About the research project

Transatlantic Ties is an original political science research project in the field of transatlantic relations. Conducted between 2015 and 2018, it explores how the federal states in the United States of America (U.S.) represent their transatlantic trade interests in the European Union (EU). Against the backdrop of the negotiations for the Transatlantic Trade and Investment Partnership (TTIP), the research highlights why U.S. states use different connections and access points, both at home and in Europe, to make their voices heard on transatlantic trade policy – and why some states are more active than others.

This website offers open access to the full study, presents a summary and highlights selected findings.

What?

The research focuses on identifying and analyzing the ways in which U.S. states represent their transatlantic trade interests. Within the U.S. federal system and through direct European links, U.S. state executives and legislatures are involved in transatlantic relations. The key questions are to find out why some U.S. states become active in transatlantic trade policy, what avenues they pursue to voice their opinions and how this relates to the federal government’s position.

Why?

U.S. states are economically and politically potent actors, whose efforts in trade promotion have been studied. However, we have little knowledge on state actors’ engagement in trade policy, even though there are potential conflicts with the federal government as well as tensions between the principles of federalism and free markets. To improve the understanding of policy issues at all governmental levels, this research project provides an analysis of U.S. states’ transatlantic ties.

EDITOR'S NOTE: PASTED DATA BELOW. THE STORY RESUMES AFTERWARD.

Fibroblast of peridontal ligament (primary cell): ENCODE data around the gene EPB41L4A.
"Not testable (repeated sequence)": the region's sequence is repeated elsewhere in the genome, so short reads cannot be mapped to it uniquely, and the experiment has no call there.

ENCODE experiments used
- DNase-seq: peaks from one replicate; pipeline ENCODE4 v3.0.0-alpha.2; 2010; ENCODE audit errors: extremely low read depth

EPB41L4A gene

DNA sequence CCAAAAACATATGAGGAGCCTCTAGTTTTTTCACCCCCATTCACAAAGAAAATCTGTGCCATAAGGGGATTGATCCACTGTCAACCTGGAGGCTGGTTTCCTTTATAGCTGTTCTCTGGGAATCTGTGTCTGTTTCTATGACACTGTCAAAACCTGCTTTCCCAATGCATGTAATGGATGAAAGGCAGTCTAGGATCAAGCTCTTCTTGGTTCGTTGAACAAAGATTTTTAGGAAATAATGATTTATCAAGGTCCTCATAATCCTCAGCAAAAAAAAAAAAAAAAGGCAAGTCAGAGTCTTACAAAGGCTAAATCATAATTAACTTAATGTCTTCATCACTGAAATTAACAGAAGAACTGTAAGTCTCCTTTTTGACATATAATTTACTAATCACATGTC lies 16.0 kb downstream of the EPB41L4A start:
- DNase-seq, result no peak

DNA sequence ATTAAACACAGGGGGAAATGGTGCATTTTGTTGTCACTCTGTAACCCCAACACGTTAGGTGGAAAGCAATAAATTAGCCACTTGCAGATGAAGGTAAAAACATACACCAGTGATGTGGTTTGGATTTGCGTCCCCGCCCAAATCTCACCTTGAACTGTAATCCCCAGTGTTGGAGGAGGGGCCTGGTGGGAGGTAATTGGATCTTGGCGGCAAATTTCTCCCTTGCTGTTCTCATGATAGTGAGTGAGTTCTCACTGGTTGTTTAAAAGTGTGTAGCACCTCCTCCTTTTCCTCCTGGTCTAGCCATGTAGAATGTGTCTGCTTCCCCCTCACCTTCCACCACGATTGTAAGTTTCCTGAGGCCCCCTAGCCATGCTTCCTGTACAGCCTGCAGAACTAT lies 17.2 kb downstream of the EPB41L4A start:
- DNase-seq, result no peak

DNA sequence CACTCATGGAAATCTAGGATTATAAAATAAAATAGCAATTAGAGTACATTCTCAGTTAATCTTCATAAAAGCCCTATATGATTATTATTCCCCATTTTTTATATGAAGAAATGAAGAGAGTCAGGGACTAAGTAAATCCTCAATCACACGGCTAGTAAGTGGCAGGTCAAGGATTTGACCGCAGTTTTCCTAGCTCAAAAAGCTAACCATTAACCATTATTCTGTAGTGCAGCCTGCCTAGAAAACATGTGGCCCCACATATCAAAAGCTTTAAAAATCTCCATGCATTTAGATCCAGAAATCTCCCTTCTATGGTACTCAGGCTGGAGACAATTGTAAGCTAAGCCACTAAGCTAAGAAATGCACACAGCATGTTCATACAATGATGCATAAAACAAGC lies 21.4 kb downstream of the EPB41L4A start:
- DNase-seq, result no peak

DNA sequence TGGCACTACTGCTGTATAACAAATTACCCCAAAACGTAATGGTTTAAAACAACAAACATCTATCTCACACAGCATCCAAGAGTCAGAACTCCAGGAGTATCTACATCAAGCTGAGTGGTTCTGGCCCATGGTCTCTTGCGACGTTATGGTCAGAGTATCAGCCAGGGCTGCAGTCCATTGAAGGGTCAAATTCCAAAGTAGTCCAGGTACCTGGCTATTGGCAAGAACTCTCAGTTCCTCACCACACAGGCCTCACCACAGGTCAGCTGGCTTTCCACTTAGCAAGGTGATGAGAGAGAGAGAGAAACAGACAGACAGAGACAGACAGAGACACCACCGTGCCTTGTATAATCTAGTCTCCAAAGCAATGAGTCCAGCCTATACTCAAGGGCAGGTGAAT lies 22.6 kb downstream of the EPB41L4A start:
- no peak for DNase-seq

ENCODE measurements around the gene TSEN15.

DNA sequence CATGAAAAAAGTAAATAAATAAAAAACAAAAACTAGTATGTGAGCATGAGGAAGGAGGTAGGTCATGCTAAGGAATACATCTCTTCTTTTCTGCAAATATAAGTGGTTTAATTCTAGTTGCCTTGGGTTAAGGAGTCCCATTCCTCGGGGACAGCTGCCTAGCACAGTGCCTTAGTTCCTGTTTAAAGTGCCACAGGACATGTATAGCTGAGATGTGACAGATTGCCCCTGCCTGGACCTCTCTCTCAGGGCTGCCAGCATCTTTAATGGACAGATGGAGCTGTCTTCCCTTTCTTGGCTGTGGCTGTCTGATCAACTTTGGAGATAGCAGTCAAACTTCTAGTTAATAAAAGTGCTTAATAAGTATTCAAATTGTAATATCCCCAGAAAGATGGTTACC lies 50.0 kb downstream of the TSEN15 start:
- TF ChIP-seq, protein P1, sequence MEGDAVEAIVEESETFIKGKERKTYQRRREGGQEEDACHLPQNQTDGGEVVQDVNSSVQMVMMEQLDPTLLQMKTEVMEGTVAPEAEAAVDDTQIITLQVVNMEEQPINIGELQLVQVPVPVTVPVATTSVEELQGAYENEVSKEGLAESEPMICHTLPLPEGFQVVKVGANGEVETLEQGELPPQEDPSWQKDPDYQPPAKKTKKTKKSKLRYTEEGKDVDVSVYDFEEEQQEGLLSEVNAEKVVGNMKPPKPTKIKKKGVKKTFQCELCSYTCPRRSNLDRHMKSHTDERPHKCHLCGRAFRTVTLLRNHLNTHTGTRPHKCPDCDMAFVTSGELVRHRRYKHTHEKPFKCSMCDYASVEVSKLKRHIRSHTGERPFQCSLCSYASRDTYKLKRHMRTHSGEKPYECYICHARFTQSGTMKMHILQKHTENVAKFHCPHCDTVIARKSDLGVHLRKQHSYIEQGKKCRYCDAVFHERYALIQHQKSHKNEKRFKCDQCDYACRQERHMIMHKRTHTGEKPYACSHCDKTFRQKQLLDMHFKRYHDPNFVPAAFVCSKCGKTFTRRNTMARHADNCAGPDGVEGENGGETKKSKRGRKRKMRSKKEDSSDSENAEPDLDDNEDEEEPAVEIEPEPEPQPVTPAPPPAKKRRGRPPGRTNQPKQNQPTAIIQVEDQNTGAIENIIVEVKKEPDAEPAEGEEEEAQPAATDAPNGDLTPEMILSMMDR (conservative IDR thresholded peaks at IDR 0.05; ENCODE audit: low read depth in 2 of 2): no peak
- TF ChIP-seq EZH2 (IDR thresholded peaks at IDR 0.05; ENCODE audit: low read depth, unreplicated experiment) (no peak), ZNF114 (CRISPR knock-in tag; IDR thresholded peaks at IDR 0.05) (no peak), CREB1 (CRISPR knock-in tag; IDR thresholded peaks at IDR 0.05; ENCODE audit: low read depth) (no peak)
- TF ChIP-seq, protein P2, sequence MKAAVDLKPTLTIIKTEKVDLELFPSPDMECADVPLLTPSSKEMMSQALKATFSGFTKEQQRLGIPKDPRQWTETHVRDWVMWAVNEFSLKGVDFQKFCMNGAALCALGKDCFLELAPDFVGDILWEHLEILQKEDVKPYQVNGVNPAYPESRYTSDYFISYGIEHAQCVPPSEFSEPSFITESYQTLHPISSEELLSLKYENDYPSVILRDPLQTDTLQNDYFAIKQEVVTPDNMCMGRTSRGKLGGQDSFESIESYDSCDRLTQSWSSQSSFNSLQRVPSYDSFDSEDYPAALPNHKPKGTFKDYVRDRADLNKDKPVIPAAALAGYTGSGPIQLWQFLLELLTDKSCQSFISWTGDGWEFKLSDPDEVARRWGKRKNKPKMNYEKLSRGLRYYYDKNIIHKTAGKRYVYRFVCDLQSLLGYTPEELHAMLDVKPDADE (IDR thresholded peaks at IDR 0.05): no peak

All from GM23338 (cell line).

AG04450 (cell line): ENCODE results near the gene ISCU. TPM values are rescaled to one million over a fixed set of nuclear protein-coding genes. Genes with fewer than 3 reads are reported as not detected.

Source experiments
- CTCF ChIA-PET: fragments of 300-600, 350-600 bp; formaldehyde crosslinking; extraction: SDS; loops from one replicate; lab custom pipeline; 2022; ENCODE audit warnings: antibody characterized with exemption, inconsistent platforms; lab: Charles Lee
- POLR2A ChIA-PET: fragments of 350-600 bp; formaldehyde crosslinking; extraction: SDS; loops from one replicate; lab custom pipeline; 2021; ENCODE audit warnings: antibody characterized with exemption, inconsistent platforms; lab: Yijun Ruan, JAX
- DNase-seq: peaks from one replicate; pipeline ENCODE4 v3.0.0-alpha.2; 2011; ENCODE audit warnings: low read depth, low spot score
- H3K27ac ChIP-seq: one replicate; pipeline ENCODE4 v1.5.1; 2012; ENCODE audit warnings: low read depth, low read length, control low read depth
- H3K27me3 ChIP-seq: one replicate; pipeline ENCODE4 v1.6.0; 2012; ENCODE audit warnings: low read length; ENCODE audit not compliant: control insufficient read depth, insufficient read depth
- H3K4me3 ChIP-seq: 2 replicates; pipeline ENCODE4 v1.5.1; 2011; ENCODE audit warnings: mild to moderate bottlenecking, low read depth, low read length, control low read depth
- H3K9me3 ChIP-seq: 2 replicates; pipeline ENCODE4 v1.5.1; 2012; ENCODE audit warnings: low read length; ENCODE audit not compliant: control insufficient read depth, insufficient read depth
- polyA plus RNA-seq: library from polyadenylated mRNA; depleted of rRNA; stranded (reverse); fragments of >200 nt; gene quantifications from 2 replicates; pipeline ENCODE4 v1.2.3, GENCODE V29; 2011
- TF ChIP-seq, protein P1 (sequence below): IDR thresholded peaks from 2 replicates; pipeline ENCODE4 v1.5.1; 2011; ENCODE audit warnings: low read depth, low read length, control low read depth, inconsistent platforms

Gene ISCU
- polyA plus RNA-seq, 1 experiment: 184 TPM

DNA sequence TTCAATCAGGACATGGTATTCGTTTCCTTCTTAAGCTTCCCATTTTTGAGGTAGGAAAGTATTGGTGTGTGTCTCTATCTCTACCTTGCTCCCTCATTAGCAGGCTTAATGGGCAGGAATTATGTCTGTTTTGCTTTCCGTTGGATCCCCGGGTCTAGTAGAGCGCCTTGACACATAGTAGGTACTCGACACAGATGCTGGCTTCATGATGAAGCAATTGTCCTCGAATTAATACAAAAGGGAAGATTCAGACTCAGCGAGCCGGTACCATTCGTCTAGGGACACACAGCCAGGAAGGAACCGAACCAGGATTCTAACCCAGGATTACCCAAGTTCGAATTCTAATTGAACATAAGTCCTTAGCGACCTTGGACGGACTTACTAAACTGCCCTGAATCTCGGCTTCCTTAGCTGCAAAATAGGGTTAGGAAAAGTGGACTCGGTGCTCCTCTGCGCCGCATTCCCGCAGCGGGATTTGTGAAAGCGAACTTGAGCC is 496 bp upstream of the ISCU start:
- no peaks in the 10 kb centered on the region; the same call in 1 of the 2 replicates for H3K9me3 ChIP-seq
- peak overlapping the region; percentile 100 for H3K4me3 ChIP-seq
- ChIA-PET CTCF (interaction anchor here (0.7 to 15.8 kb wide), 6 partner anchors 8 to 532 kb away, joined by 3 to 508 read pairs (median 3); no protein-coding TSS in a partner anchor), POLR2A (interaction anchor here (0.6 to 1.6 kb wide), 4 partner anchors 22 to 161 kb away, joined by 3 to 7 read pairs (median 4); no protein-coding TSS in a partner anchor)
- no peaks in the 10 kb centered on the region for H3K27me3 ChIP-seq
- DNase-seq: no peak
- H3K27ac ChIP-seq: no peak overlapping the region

How?

Using existing literature from the fields of federalism studies, international political economy and multi-layered diplomacy, the study combines archival sources with explorative qualitative interviews. These interviews were conducted in the U.S. and Europe with a range of political decision-makers and other stakeholders to provide expertise on the involvement of the U.S. states in the TTIP negotiations as a contemporary case for transatlantic relations.

About the author

My name is Julian Jaursch and completed my PhD at the Free University Berlin, with a research stay at Columbia University. Christian Lammert, professor at the Free University’s John F. Kennedy Institute for North American Studies, and Justin H. Phillips, associate professor at Columbia, are my primary and secondary advisors, respectively.

I received my M.A. degree in Political Science after completing the TransAtlantic Masters (TAM) program in 2012. TAM is a graduate program on transatlantic relations and European studies, which is jointly conducted by the University of North Carolina at Chapel Hill and various European universities, allowing me to study not only at UNC but also Humboldt University and Free University Berlin.

Before I focused on my PhD during the 2016-2017 academic year, I worked as a political consultant in Germany’s capital for three years. Currently, I’m a political advisor managing a know-your-rights campaign on EU data protection regulation. For more information on my education and experience, have a look at my short online CV. You can reach me at research@transatlanticties.com (PGP-Key).

Some of my other research

In the field of EU studies and international relations, these are some of my other scientific publications: